Meet RESPECT Actor-Educator Paige “Nola” Cotignola

What is your favorite role that you play?
My favorite role that I play at RESPECT is from our play, Reporting. I play the narrator in a story that weaves three stories based on headlines about severe cases of bullying. I’ve been told that in the past, this role has often been played as a news reporter. But I gave this character the backstory of being one of the victims of the severe case of bullying from the play. It brings an entirely different dynamic to the narrator: the way they tell the story and the way that they relate to the audience. I find that I’m able to have an emotional impact and it makes the audience feel like they are a part of the story. That they are a role in the story.

What is the best part of performing RESPECT shows in front of large audiences?
The best part about performing RESPECT plays for large audiences is the impact. If you’ve ever watched a movie at home and watched a scene and maybe laughed a little bit. You might have been like, “Oh that’s funny.” But if you were to watch that same scene in a theater, the whole audience cracks up. Well similar to a large group watching live theater, I think the group can feed off of each other and feel each other’s emotions and that adds to the experience for them. And since our material is so important, it really helps the audience internalize our message.

What is the best part of running small RESPECT workshops?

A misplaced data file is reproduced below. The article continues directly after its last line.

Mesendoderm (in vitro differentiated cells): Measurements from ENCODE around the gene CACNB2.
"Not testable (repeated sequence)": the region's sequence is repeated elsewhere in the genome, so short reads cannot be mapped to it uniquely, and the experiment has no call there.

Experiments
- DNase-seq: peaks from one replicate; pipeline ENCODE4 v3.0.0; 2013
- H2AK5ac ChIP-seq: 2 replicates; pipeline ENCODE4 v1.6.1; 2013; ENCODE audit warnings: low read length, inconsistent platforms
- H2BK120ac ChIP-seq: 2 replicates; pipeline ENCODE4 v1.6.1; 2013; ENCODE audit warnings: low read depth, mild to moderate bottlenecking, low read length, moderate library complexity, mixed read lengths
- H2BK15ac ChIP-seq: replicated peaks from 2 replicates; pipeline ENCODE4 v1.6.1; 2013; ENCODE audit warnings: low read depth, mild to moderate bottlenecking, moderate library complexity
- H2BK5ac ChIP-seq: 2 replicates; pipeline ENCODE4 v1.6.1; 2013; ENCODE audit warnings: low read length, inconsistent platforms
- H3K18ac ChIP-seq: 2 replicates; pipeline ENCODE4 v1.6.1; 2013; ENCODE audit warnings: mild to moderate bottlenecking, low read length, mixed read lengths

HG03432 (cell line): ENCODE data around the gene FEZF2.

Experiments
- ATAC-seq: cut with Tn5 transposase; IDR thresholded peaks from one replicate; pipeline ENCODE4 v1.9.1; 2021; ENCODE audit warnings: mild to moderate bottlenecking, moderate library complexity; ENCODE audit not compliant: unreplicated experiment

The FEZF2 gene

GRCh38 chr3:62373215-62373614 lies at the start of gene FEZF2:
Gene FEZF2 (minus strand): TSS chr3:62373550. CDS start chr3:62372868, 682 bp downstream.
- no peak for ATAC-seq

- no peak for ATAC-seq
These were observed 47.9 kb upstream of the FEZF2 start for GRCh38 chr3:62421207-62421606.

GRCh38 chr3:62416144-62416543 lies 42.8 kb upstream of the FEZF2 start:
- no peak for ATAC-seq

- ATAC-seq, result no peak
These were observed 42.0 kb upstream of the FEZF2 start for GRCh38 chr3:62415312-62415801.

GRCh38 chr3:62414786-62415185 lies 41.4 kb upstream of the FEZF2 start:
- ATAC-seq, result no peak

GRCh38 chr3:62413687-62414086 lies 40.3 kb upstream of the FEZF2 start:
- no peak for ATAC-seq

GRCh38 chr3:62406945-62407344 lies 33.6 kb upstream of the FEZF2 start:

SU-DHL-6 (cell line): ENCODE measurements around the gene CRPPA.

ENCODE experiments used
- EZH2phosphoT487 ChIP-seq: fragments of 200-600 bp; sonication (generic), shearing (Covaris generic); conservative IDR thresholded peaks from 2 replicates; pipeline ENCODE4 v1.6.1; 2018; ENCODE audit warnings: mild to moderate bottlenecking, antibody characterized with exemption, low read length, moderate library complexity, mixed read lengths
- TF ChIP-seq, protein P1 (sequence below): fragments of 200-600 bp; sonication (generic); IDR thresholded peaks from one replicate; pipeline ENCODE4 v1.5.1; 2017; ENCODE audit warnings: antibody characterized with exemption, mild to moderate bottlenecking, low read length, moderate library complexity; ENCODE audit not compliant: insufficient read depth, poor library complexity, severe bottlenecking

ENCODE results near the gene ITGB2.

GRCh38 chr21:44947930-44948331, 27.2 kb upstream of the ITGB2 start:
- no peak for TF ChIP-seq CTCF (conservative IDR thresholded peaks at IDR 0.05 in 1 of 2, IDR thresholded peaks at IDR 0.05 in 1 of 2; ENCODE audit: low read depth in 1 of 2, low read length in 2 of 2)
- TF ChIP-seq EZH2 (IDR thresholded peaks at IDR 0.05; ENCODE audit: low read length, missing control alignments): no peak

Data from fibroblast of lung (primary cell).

The best part about running small workshops with RESPECT is getting to work more individually with students. We have the time to really delve into discussions. Each workshop is unique. Even if we are using the same curriculum and outline from a previous workshop, it’s new students in new dynamics and really lets the students lead the discussions.

What is something that you’ve learned by being part of RESPECT
Working for RESPECT, I have learned the impact that one person or experience can have on the students in these audiences. I am a stranger to them. But after our shows, I’ll have students younger students walk up and sometimes they give you a hug out of nowhere. And older students will come to us and just talk about how much they related to the character you played and will tell us about their lives and how they related their experiences. And that’s an honor. That they willingly share with us. It just goes to show how much this material relates to the problems that they’re facing right now at whatever age they are.